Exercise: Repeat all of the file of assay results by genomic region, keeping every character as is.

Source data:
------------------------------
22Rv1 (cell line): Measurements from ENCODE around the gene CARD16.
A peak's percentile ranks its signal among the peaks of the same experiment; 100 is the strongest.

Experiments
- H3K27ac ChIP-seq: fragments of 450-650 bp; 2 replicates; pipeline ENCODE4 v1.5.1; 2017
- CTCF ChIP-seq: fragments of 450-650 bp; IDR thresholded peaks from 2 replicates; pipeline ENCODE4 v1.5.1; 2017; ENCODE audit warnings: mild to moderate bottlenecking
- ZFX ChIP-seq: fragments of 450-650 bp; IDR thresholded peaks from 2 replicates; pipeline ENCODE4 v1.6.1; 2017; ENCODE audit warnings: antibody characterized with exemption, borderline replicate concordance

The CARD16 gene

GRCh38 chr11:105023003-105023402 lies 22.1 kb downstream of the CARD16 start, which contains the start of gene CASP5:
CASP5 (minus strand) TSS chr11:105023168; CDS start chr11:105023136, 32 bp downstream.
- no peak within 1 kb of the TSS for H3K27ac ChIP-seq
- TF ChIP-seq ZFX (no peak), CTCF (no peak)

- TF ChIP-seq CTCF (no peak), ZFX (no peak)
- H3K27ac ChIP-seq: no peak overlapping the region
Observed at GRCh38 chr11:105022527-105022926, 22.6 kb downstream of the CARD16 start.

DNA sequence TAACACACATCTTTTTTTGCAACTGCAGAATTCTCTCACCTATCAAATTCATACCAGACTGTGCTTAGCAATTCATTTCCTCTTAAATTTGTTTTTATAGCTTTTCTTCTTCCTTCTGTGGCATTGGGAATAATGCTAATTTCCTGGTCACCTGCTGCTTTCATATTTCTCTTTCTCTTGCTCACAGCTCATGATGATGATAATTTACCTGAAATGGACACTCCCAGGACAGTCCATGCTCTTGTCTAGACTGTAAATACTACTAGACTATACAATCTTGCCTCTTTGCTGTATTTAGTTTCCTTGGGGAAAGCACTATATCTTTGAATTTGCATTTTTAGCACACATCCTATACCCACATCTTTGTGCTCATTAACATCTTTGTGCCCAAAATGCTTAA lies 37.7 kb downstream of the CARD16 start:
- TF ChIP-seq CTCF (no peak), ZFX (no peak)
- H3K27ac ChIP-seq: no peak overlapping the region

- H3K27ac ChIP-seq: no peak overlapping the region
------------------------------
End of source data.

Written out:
22Rv1 (cell line): Measurements from ENCODE around the gene CARD16.
A peak's percentile ranks its signal among the peaks of the same experiment; 100 is the strongest.

Experiments
- H3K27ac ChIP-seq: fragments of 450-650 bp; 2 replicates; pipeline ENCODE4 v1.5.1; 2017
- CTCF ChIP-seq: fragments of 450-650 bp; IDR thresholded peaks from 2 replicates; pipeline ENCODE4 v1.5.1; 2017; ENCODE audit warnings: mild to moderate bottlenecking
- ZFX ChIP-seq: fragments of 450-650 bp; IDR thresholded peaks from 2 replicates; pipeline ENCODE4 v1.6.1; 2017; ENCODE audit warnings: antibody characterized with exemption, borderline replicate concordance

The CARD16 gene

GRCh38 chr11:105023003-105023402 lies 22.1 kb downstream of the CARD16 start, which contains the start of gene CASP5:
CASP5 (minus strand) TSS chr11:105023168; CDS start chr11:105023136, 32 bp downstream.
- no peak within 1 kb of the TSS for H3K27ac ChIP-seq
- TF ChIP-seq ZFX (no peak), CTCF (no peak)

- TF ChIP-seq CTCF (no peak), ZFX (no peak)
- H3K27ac ChIP-seq: no peak overlapping the region
Observed at GRCh38 chr11:105022527-105022926, 22.6 kb downstream of the CARD16 start.

DNA sequence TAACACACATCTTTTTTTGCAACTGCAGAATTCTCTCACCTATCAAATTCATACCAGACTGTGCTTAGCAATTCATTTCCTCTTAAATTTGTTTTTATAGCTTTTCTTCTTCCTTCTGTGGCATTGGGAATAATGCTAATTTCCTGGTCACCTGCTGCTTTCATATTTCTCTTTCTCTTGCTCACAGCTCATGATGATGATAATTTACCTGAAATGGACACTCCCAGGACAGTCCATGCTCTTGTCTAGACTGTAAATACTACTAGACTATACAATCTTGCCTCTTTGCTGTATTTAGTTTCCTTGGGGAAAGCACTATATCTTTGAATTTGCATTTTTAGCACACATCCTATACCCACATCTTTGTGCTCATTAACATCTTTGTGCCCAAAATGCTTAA lies 37.7 kb downstream of the CARD16 start:
- TF ChIP-seq CTCF (no peak), ZFX (no peak)
- H3K27ac ChIP-seq: no peak overlapping the region

- H3K27ac ChIP-seq: no peak overlapping the region